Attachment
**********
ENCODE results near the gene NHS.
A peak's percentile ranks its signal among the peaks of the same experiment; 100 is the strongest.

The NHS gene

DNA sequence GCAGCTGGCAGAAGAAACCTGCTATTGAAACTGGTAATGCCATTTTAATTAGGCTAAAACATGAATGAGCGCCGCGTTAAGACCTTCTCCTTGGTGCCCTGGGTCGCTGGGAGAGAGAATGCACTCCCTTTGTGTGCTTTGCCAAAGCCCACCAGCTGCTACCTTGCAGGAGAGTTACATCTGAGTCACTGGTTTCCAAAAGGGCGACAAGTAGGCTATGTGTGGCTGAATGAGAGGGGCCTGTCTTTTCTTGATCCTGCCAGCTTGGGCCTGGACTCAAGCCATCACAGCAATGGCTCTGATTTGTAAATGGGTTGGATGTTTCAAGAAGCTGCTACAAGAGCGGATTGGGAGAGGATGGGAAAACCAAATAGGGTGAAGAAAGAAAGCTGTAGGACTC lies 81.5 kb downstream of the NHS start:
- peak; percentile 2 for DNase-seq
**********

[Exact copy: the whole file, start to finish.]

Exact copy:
ENCODE results near the gene NHS.
A peak's percentile ranks its signal among the peaks of the same experiment; 100 is the strongest.

The NHS gene

DNA sequence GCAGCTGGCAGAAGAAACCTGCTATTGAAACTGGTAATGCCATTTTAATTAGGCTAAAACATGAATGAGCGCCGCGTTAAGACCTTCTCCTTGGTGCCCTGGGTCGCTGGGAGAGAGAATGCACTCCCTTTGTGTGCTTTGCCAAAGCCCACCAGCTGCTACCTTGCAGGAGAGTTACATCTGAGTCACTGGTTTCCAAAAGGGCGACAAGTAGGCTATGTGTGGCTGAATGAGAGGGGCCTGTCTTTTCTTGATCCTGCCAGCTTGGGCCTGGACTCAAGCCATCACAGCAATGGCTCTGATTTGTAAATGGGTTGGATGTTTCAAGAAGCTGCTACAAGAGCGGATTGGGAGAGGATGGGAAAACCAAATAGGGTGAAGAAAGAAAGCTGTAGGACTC lies 81.5 kb downstream of the NHS start:
- peak; percentile 2 for DNase-seq